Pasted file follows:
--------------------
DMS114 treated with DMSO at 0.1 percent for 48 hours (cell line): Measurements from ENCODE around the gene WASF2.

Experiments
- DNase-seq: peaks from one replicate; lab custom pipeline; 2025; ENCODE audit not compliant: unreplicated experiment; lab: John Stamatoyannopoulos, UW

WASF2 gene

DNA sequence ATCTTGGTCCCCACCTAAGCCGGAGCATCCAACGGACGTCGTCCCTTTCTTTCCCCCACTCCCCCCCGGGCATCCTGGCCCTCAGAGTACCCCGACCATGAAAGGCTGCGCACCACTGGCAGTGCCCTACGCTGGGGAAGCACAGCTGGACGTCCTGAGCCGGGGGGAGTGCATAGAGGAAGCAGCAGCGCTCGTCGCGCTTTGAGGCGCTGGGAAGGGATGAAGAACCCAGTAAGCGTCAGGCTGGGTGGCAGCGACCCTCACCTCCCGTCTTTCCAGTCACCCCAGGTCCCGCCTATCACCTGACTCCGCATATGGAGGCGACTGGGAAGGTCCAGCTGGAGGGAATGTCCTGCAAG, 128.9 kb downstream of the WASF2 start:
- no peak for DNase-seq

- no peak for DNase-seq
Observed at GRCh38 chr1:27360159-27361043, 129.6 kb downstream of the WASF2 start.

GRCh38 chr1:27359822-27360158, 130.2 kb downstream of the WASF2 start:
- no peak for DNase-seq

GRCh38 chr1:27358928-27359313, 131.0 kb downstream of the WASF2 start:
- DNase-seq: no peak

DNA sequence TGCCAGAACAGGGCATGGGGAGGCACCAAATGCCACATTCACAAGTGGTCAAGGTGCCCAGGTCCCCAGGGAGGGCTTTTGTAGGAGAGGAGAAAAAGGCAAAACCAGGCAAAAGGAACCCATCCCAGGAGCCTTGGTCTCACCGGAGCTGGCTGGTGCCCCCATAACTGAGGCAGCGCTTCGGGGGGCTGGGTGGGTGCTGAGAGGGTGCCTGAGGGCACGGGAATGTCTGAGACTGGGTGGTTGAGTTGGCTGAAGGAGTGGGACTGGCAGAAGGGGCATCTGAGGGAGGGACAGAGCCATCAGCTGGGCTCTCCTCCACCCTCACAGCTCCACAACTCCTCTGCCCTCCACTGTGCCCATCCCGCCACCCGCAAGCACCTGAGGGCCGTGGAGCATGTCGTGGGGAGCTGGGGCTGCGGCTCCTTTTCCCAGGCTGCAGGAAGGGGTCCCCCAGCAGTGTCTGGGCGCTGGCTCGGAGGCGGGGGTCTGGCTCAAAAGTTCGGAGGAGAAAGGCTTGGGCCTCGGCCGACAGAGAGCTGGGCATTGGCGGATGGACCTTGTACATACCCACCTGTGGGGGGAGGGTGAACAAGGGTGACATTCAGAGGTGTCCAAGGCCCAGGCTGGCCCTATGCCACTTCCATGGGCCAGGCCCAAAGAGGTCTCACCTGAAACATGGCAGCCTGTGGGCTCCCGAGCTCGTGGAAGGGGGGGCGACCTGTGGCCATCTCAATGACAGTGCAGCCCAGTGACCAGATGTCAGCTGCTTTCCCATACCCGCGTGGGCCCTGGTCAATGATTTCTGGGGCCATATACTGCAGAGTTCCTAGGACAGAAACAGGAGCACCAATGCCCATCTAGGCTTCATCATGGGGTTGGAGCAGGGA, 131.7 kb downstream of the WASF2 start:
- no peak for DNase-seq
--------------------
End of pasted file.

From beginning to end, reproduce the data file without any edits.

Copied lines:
DMS114 treated with DMSO at 0.1 percent for 48 hours (cell line): Measurements from ENCODE around the gene WASF2.

Experiments
- DNase-seq: peaks from one replicate; lab custom pipeline; 2025; ENCODE audit not compliant: unreplicated experiment; lab: John Stamatoyannopoulos, UW

WASF2 gene

DNA sequence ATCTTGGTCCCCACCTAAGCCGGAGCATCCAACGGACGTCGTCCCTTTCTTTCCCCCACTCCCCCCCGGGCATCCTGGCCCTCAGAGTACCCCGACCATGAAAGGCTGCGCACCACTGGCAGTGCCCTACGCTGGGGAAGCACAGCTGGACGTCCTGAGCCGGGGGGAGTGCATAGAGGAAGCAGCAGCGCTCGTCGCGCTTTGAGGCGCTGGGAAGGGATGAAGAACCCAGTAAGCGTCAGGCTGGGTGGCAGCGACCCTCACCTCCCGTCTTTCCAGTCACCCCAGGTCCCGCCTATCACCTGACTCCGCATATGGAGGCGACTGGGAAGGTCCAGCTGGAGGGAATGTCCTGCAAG, 128.9 kb downstream of the WASF2 start:
- no peak for DNase-seq

- no peak for DNase-seq
Observed at GRCh38 chr1:27360159-27361043, 129.6 kb downstream of the WASF2 start.

GRCh38 chr1:27359822-27360158, 130.2 kb downstream of the WASF2 start:
- no peak for DNase-seq

GRCh38 chr1:27358928-27359313, 131.0 kb downstream of the WASF2 start:
- DNase-seq: no peak

DNA sequence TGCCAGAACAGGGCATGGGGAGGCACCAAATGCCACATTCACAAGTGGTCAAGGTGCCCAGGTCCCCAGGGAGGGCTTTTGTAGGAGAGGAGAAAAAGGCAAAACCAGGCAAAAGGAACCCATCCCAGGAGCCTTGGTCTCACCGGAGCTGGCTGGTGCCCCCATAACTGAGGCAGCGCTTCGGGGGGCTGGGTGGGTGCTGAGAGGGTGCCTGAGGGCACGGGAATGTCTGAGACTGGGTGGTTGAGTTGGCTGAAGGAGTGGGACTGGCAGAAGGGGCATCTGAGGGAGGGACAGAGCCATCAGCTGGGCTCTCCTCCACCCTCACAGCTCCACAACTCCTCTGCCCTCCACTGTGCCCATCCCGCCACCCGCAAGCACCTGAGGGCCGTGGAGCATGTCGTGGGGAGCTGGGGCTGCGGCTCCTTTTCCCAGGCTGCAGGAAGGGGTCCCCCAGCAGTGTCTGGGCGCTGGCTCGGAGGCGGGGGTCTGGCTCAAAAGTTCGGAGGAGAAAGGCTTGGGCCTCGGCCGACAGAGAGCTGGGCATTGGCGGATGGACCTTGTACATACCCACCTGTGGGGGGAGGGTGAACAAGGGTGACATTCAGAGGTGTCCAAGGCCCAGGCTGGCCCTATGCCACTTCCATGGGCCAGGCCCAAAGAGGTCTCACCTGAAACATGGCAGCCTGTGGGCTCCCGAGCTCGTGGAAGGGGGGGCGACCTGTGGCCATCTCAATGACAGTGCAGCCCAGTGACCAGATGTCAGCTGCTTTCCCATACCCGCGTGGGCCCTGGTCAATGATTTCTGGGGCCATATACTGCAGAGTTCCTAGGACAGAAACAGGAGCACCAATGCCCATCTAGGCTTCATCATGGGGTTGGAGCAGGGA, 131.7 kb downstream of the WASF2 start:
- no peak for DNase-seq